379796 Effect of Kinetic Limitations on Solar Thermochemical Hydrogen Production Efficiency

Wednesday, November 19, 2014
Galleria Exhibit Hall (Hilton Atlanta)
Brian D. Ehrhart, Christopher L. Muhich, Ibraheam Alshankiti and Alan W. Weimer, Chemical and Biological Engineering, University of Colorado at Boulder, Boulder, CO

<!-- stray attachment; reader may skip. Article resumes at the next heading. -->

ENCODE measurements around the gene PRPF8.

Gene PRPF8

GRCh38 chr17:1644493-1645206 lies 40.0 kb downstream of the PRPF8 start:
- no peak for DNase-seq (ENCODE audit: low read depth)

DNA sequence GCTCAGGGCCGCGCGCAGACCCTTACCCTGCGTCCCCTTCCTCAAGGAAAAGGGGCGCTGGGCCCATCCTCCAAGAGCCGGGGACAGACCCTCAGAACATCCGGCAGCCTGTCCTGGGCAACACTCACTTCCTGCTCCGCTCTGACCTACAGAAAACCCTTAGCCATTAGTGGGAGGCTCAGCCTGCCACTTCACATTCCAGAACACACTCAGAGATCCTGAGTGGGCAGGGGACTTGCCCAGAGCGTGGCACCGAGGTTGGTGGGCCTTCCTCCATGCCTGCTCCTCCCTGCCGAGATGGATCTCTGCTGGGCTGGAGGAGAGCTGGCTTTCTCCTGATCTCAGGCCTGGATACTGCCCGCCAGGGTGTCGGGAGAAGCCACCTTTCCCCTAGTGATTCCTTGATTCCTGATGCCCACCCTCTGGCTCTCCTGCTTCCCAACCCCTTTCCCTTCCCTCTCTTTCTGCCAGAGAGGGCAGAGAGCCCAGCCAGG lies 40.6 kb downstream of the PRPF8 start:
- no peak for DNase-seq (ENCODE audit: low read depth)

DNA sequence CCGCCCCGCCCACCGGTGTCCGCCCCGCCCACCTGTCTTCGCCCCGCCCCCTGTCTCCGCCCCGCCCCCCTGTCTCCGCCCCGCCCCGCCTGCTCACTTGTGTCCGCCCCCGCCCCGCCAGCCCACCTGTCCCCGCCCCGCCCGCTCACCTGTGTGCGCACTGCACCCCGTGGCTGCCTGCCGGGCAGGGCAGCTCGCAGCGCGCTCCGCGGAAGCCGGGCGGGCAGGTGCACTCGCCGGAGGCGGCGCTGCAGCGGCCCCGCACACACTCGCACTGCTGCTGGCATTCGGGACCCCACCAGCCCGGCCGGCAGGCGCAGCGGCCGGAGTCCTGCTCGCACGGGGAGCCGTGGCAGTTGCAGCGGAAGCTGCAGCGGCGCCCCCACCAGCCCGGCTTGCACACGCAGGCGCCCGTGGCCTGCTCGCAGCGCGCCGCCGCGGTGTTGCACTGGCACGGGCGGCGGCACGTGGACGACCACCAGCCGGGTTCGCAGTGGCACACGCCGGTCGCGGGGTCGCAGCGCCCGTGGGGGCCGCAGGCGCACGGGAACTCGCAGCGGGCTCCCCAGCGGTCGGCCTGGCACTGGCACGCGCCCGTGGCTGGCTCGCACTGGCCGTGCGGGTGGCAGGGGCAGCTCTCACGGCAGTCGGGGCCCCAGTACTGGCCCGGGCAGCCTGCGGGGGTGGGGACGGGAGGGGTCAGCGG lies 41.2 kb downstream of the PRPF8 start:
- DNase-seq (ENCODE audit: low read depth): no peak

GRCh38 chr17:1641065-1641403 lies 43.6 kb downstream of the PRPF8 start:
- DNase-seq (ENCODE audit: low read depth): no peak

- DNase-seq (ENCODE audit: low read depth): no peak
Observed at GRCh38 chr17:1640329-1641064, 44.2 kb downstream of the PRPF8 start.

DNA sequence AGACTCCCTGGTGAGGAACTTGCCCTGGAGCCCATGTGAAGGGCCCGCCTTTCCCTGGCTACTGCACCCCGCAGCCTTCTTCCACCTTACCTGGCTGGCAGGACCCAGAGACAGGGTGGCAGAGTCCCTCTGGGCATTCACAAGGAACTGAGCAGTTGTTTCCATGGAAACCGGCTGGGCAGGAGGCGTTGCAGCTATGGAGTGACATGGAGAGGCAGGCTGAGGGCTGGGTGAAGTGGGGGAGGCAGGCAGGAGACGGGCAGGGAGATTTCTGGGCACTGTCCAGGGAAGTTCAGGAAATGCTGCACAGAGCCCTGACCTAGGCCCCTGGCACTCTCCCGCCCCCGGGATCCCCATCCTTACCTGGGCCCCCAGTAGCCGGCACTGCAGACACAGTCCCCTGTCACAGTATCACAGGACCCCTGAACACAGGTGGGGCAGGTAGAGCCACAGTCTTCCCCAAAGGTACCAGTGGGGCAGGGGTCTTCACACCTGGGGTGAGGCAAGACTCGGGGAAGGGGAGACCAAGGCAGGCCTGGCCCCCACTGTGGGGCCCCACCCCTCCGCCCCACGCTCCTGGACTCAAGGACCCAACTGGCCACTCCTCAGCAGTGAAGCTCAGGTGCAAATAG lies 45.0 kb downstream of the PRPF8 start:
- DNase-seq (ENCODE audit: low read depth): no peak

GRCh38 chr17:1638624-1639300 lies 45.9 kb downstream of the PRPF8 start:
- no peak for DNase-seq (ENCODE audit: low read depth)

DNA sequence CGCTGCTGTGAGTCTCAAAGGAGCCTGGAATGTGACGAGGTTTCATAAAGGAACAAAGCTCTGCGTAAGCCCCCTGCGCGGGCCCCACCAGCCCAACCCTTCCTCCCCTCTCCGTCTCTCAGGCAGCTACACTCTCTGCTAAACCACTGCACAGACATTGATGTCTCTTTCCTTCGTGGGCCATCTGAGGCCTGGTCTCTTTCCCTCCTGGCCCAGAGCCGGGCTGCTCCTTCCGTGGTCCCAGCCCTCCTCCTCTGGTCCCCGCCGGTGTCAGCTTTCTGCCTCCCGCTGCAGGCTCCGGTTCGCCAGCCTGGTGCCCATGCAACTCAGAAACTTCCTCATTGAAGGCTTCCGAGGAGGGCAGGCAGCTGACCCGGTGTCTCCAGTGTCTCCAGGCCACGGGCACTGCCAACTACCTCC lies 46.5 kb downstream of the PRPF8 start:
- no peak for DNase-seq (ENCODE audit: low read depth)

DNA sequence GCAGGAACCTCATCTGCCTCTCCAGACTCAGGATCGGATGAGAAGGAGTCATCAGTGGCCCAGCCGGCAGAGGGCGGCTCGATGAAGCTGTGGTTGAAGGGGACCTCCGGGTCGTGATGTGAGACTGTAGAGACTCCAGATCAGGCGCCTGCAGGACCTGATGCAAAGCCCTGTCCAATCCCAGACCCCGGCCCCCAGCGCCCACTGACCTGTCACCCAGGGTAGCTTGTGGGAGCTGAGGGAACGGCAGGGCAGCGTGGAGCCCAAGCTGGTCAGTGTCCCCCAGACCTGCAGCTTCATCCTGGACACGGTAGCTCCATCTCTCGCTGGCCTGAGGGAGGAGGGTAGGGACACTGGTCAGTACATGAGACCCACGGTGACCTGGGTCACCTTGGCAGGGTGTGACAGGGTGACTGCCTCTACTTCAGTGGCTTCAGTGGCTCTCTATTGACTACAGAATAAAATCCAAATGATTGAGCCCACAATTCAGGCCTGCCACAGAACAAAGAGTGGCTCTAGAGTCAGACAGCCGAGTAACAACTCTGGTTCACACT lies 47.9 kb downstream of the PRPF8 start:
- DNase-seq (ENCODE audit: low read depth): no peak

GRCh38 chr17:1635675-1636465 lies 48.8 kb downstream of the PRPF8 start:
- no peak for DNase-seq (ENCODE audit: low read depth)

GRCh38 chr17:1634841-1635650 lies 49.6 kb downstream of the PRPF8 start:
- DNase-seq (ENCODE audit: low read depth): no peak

Overall production efficiency for solar thermochemical hydrogen production has been calculated for a generalized reactor system. This method uses cerium oxide as a well-studied example material, and is largely applicable to many materials for solar hydrogen production via a two-step thermochemical reduction-oxidation cycle. These calculations include steam heating requirements with gas-gas and solid-solid heat recuperation, pump work, and re-radiation losses at the solar receiver, as well as a discussion of the relative sensitivity of each of these factors. The efficiency calculation uses thermodynamic equilibrium states of the active material to determine the reactivity and production capacity, as well as a calculation of the required amount of water to drive the reaction at a particular set of conditions. Furthermore, kinetic limitations to efficiency are introduced to the efficiency calculation, which illustrate important factors for the determination of optimal operating conditions for the particular cycle, material, and operational parameters of interest.

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